- 15.Fick DM, Cooper JW, Wade WE, Waller JL, Maclean JR, Beers MH (2003) Updating the Beers criteria for potentially inappropriate medication use in older adults: results of a US consensus panel of experts. Arch Intern Med 163(22):2716–2724. https://doi.org/10.1001/archinte.163.22.2716 CrossRefGoogle Scholar
- 18.Dalleur O, Boland B, Losseau C, Henrard S, Wouters D, Speybroeck N, Degryse JM, Spinewine A (2014) Reduction of potentially inappropriate medications using the STOPP criteria in frail older inpatients: a randomised controlled study. Drugs Aging 31(4):291–298. https://doi.org/10.1007/s40266-014-0157-5 CrossRefGoogle Scholar
- 19.Frankenthal D, Lerman Y, Kalendaryev E, Lerman Y (2014) Intervention with the screening tool of older persons potentially inappropriate prescriptions/screening tool to alert doctors to right treatment criteria in elderly residents of a chronic geriatric facility: a randomized clinical trial. J Am Geriatr Soc 62(9):1658–1665 1658p. https://doi.org/10.1111/jgs.12993 CrossRefGoogle Scholar
- 22.Milos V, Rekman E, Bondesson A, Eriksson T, Jakobsson U, Westerlund T, Midlov P (2013) Improving the quality of pharmacotherapy in elderly primary care patients through medication reviews: a randomised controlled study. Drugs Aging 30(4):235–246. https://doi.org/10.1007/s40266-013-0057-0 CrossRefGoogle Scholar
- 27.Keller ME, Kelling SE, Cornelius DC, Oni HA, Bright DR (2015) Enhancing practice efficiency and patient care by sharing electronic health records. American Health Information Management Association. http://perspectives.ahima.org/enhancing-practice-efficiency-and-patient-care-by-sharing-electronic-health-records/. Accessed 20 February 2018
- 28.Duncan EM, Francis JJ, Johnston M, Davey P, Maxwell S, McKay GA, McLay J, Ross S, Ryan C, Webb DJ, Bond C (2012) Learning curves, taking instructions, and patient safety: using a theoretical domains framework in an interview study to investigate prescribing errors among trainee doctors. Implement Sci 7:86. https://doi.org/10.1186/1748-5908-7-86 CrossRefGoogle Scholar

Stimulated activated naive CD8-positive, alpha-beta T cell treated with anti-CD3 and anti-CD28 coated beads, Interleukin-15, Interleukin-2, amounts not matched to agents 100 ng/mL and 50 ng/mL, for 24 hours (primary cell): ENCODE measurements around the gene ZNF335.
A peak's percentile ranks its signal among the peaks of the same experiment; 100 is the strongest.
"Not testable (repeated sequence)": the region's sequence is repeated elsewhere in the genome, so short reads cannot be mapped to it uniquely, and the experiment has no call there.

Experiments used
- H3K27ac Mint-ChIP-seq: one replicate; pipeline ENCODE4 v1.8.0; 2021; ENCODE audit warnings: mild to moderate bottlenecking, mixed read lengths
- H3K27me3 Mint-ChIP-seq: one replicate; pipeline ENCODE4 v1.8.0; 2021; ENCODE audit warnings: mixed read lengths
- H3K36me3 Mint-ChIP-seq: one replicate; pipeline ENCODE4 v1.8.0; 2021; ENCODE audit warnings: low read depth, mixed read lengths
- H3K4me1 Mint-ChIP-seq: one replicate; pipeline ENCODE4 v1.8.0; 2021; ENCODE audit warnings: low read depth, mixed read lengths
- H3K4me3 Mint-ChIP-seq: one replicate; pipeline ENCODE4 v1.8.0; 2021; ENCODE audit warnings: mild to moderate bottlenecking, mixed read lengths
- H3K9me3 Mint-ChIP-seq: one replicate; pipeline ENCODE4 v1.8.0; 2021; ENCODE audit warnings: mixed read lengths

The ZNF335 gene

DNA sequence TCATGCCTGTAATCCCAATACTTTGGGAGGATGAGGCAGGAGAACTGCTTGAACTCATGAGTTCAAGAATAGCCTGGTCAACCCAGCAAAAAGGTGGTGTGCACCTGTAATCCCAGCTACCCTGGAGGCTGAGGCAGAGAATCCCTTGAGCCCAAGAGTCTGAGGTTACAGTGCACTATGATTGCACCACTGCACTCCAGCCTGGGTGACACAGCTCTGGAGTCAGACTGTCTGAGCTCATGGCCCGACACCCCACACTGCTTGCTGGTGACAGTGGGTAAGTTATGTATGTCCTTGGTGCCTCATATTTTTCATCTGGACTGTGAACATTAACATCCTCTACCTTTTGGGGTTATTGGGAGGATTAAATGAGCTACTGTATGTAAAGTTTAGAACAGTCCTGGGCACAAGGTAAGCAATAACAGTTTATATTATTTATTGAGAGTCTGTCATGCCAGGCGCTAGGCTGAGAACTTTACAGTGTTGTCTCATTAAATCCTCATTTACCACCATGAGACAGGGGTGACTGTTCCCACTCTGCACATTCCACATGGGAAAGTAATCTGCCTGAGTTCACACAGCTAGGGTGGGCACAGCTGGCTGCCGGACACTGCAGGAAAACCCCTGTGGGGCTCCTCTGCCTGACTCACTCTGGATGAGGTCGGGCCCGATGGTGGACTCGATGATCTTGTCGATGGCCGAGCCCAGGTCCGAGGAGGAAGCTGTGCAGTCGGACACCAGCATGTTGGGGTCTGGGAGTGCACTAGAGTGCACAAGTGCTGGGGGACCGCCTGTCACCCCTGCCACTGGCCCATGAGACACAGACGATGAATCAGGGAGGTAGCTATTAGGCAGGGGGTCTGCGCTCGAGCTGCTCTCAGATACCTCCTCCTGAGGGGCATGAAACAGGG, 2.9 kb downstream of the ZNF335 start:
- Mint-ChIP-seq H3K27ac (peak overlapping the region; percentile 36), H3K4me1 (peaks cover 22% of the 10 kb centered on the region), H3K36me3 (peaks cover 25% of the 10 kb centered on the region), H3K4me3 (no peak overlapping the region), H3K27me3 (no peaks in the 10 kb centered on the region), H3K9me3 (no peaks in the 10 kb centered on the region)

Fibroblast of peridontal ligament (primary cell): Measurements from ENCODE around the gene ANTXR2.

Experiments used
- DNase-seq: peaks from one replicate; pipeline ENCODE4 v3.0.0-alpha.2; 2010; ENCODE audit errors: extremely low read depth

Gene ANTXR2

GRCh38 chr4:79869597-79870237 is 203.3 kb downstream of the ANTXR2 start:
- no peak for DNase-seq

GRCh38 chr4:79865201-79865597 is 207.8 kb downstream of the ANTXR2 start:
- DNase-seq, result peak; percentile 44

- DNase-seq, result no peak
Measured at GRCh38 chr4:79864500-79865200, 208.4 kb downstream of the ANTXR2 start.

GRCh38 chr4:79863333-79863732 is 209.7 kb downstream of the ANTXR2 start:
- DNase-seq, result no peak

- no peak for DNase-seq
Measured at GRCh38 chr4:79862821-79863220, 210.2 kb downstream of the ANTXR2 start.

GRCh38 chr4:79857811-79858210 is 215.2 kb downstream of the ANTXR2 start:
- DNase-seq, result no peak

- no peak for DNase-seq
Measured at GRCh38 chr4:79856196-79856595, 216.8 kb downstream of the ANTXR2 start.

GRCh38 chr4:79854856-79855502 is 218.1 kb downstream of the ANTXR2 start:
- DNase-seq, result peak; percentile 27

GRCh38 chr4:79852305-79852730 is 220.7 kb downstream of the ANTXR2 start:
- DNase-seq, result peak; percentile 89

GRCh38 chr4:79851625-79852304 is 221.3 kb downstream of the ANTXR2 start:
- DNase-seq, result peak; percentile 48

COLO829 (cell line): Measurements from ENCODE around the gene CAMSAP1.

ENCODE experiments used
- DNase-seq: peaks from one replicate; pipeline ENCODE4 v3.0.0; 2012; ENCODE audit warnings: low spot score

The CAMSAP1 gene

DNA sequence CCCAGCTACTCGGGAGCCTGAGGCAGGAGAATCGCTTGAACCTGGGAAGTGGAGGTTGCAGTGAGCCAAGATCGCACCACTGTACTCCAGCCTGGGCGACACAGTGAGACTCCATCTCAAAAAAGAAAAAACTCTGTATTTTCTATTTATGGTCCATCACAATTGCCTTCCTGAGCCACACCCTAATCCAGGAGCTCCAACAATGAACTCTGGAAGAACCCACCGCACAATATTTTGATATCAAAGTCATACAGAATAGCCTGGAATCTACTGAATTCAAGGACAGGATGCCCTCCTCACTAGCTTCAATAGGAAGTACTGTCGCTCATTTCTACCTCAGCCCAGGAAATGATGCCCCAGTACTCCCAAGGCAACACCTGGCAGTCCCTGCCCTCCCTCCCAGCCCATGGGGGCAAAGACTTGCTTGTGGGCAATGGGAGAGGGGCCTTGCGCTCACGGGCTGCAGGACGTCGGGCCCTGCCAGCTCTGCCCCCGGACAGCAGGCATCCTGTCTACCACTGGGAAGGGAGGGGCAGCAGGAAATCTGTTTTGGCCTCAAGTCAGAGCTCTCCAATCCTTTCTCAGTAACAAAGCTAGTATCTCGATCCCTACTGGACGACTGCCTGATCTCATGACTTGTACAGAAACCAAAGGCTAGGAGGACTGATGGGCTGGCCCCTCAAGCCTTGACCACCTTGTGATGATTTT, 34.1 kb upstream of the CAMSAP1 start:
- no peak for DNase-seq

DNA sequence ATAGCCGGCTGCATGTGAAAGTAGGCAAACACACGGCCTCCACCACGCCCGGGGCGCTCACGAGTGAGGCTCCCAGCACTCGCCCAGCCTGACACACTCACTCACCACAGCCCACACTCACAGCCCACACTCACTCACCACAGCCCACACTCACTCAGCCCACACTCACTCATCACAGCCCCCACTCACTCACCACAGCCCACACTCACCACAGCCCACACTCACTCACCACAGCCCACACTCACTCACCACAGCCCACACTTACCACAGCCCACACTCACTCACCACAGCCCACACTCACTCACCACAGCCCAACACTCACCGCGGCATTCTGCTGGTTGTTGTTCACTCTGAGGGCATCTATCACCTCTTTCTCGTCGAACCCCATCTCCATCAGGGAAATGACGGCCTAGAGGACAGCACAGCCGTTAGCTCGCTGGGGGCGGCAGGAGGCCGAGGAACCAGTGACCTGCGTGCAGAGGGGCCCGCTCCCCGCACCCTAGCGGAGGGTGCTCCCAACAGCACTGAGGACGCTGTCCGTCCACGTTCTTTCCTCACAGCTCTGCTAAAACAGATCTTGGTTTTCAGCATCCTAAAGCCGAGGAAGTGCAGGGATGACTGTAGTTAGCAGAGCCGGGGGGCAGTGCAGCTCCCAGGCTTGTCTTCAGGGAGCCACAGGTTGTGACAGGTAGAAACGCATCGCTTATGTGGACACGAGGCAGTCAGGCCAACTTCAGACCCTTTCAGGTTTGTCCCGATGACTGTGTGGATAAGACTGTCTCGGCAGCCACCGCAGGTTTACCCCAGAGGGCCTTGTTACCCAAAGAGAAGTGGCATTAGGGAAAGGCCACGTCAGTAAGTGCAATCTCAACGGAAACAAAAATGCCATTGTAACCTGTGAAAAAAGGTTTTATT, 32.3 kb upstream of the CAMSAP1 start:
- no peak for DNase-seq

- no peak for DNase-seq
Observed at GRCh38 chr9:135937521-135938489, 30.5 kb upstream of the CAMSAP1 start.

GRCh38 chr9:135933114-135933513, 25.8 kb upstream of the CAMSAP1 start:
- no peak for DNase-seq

- 32.McKenzie JE, French SD, O'Connor DA, Grimshaw JM, Mortimer D, Michie S, Francis J, Spike N, Schattner P, Kent PM, Buchbinder R, Green SE (2008) IMPLEmenting a clinical practice guideline for acute low back pain evidence-based manageMENT in general practice (IMPLEMENT): cluster randomised controlled trial study protocol. Implement Sci 3(1):11. https://doi.org/10.1186/1748-5908-3-11 CrossRefGoogle Scholar
- 35.Cardwell K, Hughes CM, Ryan C (2018) Community pharmacists’ views of using a screening tool to structure medicines use reviews for older people: findings from qualitative interviews. Int J Clin Pharm. https://doi.org/10.1007/s11096-018-0659-z
- 36.Rodondi N, Trelle S, Spinewine A (2015) OPERAM: optimising therapy to prevent avoidable hospital admissions in the multimorbid elderly. http://operam-2020.eu/. Accessed 04 December 2016
- 37.O’Mahony D, Byrne S, Postea O (2015) SENATOR: software engine for the assessment and optimization of drug and non-drug therapy in older persosns. University College Cork. http://www.senator-project.eu/home/. Accessed 02 December 2016
- 38.Deprivation - Pobal HP Deprivation Indices. Pobal - Government Supporting Communities. https://maps.pobal.ie/. Accessed 03 May 2017
- 40.Farrell B, Black CD, Thompson W, McCarthy L, Rojas-Fernandez C, Lochnan H, Shamji S, Welch V, Bouchard M, Upshur R (2017) Deprescribing antihyperglycemic agents in older persons: evidence-based clinical practice guideline for deprescribing antihyperglycemics. Can Fam Physician 63(11):832–843Google Scholar
- 41.Bjerre LM, Farrell B, Hogel M, Graham L, Lemay G, McCarthy L, Raman Wilms L, Rojas-Fernandez C, Sinha S, Thompson W, Welch V, Wiens A (2018) Deprescribing antipsychotics for behavioural and psychological symptoms of dementia and insomnia. Can Fam Physician 64(1):17–27Google Scholar
- 42.Pottie K, Thompson W, Davies S, Grenier J, Sadowski C, Welch V, Holbrook A, Boyd CM, Swenson JR, Ma A, Farrell B (2018) Deprescribing benzodiazepine receptor agonists. Can Fam Physician 64(5):339–351Google Scholar
- 43.Farrell B, Pottie K, Thompson W, Boghossian T, Pizzola L, Rashid FJ (2017) Deprescribing proton pump inhibitors. Evidence-based clinical practice guidelines. Can Fam Physician 63(5):354–364Google Scholar
- 44.Green J, Thorogood N (2014) In-depth interviews. In: Seaman J (ed) Qualitative Methods for Health Research, 3rd edn. SAGE, Great Britain, pp 95–125Google Scholar
- 47.National Institute for Health and Care Excellence (2017) Clinical guidelines. NICE guidelines. https://www.nice.org.uk/guidance. Accessed Feb 20 2018
- 51.Reeve E, Farrell B, Thompson W, Herrmann N, Sketris I, Magin P, Chenoweth L, Gorman M, Quirke L, Bethune G, Forbes F, Hilmer S (2018) Evidence-based clinical practice guideline for deprescribing cholinesterase inhibitors and memantine. The University of Sydney, SydneyGoogle Scholar